Apple's lockdown patent lacks method and apparatus
Something funny happened on the way to the USPTO
Apple faces an uphill battle to get a crucial patent application accepted, say senior systems experts who have reviewed the proposal.
Apple filed the application in April 2004, and it was published by the US Patents and Trademarks Office last week. If it works as described, the technology will be a key factor in ensuring Mac OS X doesn't run on generic PCs, and only on Apple hardware.
Apple needs to deploy some kind of technique to ensure that Mac OS X remains tied to its own Intel PCs next year, rather than Intel PCs from rival manufacturers. Apple cannot presume that a secure TCPA chip is present, as most PCs on the market don't deploy the chip, and are not TCPA compliant. Without it, Apple's "crown jewels", Mac OS X, will be able to run on generic hardware, priced without the premiums Apple charges for its computer systems.
Apple derives half of its revenue from selling computer systems.
Patent Application (#20050246554) describes a " System and method for creating tamper-resistant code"
Only it doesn't.
"I find it difficult to believe that it was accepted," said one source, a senior systems engineer at a Tier 1 vendor, speaking on condition of anonymity.
"For Apple, the issue is how can we rebuild OS X with a modified compiler so that, without having to change the source code, every single component contains non-obvious operations that check if it's running on a genuine Mac. By non-obvious, that means that it's not easy to do a scan of the binary to remove the checks. If all of the OS X code contains checks distributed throughout, it will be very difficult to make it run on a basic Intel PC," he explained.
The problem with Patent Pub. #20050246554 is that it doesn't describe how it will perform the task.
"There's nothing here to patent," said another senior engineer at a large systems company based in Silicon Valley.
Application '554 appears to contain a lot of wishful thinking, but no specifics.
The abstract inform us that the invention covers:
"A system and method for creating tamper-resistant code .... In one embodiment, the method comprises receiving a first object code block. The method also comprises translating the first object code block into a second code block, wherein the translating includes applying taper-resistance techniques to the first object code block or the second object code block. The method also comprises executing the second object code block."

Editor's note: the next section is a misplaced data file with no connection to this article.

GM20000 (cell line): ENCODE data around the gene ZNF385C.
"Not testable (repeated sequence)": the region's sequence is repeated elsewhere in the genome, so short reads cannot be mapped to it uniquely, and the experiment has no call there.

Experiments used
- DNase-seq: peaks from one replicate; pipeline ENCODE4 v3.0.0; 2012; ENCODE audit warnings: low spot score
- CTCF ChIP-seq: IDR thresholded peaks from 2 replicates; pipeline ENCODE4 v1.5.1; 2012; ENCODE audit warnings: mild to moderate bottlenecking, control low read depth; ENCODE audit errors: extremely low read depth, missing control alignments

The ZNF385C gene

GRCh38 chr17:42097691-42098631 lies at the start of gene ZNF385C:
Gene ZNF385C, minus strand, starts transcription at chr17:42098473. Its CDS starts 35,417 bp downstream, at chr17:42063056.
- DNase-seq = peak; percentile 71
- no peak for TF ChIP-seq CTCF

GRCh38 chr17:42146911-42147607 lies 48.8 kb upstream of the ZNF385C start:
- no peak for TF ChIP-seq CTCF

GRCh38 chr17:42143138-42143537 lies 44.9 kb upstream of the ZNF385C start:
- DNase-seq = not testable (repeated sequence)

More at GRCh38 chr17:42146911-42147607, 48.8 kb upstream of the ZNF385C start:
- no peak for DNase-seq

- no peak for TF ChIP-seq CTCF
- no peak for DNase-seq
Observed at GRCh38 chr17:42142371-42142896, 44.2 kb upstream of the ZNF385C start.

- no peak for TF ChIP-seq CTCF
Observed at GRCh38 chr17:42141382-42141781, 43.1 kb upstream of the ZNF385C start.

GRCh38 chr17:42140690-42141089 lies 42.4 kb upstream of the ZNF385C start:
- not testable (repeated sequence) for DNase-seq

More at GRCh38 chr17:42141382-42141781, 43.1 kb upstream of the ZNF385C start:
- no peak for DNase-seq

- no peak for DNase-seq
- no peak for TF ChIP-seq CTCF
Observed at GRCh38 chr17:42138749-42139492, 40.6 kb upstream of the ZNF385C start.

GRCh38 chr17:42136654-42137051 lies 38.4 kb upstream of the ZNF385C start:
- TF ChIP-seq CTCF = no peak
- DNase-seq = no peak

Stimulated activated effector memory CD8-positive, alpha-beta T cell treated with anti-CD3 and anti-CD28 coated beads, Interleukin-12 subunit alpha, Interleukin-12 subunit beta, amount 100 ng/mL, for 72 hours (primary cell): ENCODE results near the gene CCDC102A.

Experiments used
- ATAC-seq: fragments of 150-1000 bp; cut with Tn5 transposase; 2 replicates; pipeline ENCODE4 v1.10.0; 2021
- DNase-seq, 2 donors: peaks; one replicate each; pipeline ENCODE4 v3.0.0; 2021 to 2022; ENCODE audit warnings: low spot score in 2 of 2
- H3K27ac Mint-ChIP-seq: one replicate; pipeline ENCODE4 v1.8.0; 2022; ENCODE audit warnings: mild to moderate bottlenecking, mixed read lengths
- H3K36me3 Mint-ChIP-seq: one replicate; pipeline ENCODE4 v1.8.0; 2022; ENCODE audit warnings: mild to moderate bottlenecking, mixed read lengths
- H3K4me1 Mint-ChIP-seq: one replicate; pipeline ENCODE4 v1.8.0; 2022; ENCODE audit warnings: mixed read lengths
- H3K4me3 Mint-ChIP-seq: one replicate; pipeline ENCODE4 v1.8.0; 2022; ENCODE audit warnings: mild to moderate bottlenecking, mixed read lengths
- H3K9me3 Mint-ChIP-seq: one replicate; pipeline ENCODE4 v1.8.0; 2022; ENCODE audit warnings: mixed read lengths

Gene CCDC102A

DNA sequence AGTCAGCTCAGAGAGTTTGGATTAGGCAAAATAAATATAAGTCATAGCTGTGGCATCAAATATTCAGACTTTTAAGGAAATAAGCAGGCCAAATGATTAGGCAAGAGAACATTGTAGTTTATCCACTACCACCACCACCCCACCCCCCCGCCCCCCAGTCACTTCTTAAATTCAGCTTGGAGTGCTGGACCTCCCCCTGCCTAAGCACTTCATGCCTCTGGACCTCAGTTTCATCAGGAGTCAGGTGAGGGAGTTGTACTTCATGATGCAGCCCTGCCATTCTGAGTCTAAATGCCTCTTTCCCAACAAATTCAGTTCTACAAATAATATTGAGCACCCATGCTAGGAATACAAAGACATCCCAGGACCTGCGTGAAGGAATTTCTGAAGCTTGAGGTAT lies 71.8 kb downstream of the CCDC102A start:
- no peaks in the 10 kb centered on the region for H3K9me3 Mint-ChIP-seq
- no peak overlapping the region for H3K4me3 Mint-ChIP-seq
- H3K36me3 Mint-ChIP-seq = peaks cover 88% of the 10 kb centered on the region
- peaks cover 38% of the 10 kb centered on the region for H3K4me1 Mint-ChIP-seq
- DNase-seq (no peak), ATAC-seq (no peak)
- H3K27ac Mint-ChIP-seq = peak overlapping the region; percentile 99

"Taper? That's the first patent application abstract I've seen with a spelling mistake," said our second source, who hold several system design patents.
The author of '554 presumably intended to write "tamper".
The patent makes 72 claims - one for every conceivable eventuality - without specifying the nature of the invention, our experts agree.
So '554 appears to be a set of Russian dolls, only no invention can be found in the smallest.
What is the purpose of Apple trying to bamboozle the US Patent Office with a bogus patent application? Or was the idea of submitting a patent about code obfuscation which was itself heavily obfuscated too good a practical joke to resist?
There may be a simpler explanation.
Apple's protection of its IP assets is notoriously lax. Last year Apple agreed to pay undisclosed royalties to EU-data for IP related to its online music store. It's currently locked in dispute with Microsoft over patents covering its iPod, which also look like sloppy paperwork. And most famously of all, Apple agreed to license GUI elements to Microsoft which Apple thought only applied to Windows 1.0, but which legitimately permitted Microsoft to incorporate much of Apple's look and feel into subsequent version of Windows.
Clearly, in the Jobs era, Apple lawyers are far better trained at attacking bloggers and DIY publishers than they are at protecting the company's intellectual property assets.
Someone needs to have a word with Steve. ®